Multiple Sclerosis is an immune-mediated disease. It is likely that vitamins and minerals can have a positive effect on the immune system and its function. There are two nutrients that stand out as having a positive effect: Vitamin D and Calcium. People with MS are advised to take Vitamin D supplements and to have their blood Vitamin D levels checked at regular intervals. Vitamin D has important effects on the function of the immune system. Vitamin D deficiency has been linked with an increased risk of developing MS. This was initially shown in a study performed in a cohort of nurses in which it was found that an increased intake of vitamin D, either in the diet or in the form of supplements, was associated with a lower risk of MS. Another study of blood serum samples from military personnel showed that individuals who had the highest levels of vitamin D had the lowest risk of developing the disease, and individuals with lower levels of Vitamin D had higher risks of developing MS.
It is currently recommended that the average person take up to 2,000 international units (IU) of Vitamin D in combination with 1,000-1,200 milligrams (mg) of calcium. Research studies indicate that these two nutrients work together and are best absorbed in the system when taken with food. However, common recommended doses of vitamin D in people with MS are between 1,000-4,000 IU of vitamin D3 per day. Before taking any Vitamin and mineral supplement you should check with your health care provider on the proper dose because some people might develop complications related to supplement toxicity. It is possible to check blood levels of 25-hydroxy vitamin D and to use the result as a guide for how much vitamin D should be taken. A normal range for 25-hydroxy vitamin D level in blood is 30.0 to 74.0 nanograms per milliliter (ng/mL). Levels between 20-30 ng/ml are referred to as insufficient, and vitamin D deficiency is defined as levels less than 20 ng/ml.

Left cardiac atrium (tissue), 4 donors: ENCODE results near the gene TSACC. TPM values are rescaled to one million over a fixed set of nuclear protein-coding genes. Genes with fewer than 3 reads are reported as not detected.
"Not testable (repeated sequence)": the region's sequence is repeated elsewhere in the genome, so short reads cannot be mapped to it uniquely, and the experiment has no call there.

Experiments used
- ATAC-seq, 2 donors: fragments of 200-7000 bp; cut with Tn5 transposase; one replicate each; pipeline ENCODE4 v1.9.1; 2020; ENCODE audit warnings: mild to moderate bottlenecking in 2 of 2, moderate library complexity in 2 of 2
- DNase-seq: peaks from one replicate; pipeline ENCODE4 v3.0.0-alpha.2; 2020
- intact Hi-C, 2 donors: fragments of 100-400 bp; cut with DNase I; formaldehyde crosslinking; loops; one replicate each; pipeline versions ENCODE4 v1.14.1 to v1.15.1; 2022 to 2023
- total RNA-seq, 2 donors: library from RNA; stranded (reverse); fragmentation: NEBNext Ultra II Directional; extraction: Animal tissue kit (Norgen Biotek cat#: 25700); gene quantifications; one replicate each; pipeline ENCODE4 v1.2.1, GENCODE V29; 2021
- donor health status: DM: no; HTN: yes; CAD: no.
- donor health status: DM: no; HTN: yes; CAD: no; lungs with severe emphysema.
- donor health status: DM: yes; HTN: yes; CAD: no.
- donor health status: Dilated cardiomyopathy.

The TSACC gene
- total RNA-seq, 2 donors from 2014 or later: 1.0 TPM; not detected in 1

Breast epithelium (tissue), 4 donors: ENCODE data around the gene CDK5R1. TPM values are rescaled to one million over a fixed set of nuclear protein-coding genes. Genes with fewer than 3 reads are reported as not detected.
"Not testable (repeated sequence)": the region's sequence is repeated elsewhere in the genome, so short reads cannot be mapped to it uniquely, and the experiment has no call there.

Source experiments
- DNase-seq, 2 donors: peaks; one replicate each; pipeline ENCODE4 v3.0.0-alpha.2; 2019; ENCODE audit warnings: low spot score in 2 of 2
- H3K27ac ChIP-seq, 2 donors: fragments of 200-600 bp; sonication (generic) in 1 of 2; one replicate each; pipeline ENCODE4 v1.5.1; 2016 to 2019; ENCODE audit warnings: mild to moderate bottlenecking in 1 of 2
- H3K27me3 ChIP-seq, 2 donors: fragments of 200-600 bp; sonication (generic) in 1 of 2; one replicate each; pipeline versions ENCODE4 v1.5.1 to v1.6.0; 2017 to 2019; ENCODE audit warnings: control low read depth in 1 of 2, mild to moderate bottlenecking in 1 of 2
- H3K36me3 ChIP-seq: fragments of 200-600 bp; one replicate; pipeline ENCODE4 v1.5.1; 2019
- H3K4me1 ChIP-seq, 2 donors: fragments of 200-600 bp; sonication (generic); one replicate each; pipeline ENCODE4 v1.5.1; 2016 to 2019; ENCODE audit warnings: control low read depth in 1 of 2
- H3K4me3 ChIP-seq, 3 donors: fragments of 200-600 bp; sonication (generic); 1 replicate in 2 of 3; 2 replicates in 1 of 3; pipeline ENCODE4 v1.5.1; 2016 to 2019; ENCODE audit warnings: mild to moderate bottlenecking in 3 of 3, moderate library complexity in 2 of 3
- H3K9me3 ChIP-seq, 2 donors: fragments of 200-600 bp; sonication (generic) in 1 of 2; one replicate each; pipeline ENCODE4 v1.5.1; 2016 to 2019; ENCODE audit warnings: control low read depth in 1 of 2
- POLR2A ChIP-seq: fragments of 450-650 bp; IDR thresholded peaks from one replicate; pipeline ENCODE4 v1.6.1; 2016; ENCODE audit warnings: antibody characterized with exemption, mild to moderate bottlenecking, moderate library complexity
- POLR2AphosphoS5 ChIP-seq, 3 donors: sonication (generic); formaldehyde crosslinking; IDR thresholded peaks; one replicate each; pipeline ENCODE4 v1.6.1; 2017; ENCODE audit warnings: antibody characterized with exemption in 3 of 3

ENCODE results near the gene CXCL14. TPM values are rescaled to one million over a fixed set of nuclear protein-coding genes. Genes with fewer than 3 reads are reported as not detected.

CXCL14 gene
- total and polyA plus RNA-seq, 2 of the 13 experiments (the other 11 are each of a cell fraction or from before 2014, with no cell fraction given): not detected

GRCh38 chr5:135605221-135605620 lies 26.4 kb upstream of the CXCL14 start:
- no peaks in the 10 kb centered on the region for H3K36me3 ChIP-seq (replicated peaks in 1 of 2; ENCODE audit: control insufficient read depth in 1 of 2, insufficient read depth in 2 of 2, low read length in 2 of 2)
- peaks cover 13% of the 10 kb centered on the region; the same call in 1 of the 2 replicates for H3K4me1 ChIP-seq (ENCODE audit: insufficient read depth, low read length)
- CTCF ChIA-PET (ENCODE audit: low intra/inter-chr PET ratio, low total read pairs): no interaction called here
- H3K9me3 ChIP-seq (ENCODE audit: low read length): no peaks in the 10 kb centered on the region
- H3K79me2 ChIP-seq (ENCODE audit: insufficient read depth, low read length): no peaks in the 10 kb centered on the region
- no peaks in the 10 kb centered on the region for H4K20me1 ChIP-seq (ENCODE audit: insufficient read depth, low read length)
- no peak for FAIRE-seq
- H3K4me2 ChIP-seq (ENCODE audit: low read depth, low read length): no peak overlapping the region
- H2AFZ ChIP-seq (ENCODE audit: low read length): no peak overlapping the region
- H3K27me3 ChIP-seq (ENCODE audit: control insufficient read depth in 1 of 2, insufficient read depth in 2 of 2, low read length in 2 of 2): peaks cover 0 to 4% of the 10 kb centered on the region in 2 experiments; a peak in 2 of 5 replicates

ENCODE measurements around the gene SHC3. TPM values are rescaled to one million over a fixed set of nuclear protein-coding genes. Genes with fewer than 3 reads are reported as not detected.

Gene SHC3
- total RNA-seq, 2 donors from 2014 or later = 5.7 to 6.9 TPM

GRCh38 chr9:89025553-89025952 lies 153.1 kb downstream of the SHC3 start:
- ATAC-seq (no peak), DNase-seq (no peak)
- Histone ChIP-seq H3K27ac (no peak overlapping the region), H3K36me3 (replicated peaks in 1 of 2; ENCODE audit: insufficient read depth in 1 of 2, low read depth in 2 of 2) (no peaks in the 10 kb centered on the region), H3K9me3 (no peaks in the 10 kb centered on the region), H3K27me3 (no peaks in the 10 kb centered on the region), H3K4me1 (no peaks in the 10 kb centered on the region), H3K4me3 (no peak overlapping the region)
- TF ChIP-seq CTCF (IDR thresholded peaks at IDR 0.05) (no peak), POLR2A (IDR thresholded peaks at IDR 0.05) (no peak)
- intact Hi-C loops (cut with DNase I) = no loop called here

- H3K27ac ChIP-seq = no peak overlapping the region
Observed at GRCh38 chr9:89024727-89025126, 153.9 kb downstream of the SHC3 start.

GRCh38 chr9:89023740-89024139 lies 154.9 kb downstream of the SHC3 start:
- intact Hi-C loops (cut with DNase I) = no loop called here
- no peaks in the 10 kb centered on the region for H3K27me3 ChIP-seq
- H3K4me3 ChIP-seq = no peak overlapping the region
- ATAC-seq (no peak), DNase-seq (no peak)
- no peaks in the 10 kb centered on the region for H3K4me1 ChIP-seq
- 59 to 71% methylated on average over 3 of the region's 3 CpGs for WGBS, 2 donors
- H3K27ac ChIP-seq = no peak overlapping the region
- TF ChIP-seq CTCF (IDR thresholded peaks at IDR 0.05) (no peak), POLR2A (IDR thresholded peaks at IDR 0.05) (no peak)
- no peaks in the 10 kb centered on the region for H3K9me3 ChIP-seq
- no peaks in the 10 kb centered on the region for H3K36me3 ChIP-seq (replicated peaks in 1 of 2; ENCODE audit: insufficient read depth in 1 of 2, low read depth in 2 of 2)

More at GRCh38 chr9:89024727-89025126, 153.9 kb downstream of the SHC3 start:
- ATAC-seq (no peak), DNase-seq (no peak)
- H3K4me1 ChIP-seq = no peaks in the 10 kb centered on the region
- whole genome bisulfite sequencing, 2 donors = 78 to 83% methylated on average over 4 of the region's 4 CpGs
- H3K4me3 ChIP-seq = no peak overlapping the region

A large number of studies have provided further information regarding the effects of vitamin D in MS. These include evidence that higher vitamin D levels are associated with lower numbers of new lesions as well as less brain atrophy on MRI. Higher vitamin D levels were not clearly associated with a lower chance of relapses, but people with MS were found to be less likely to develop worse symptoms. Such information suggests that taking vitamin D can have some beneficial effects. Unfortunately, as of this date, clinical trials testing Vitamin D supplements on a person’s course of MS do not demonstrate any beneficial effect. It has been found, however, that taking specific vitamin and mineral supplements can have a positive effect on people’s immune system.
People with MS should discuss all of their over-the-counter and prescription vitamin and mineral supplements with their health care provider . Additional information related to vitamin D and MS can be found on the website of the National MS Society at http://www.nationalmssociety.org and National Institutes of Health Office of Dietary Supplements at http://ods.od.nih.gov/factsheets/list-all/VitaminD/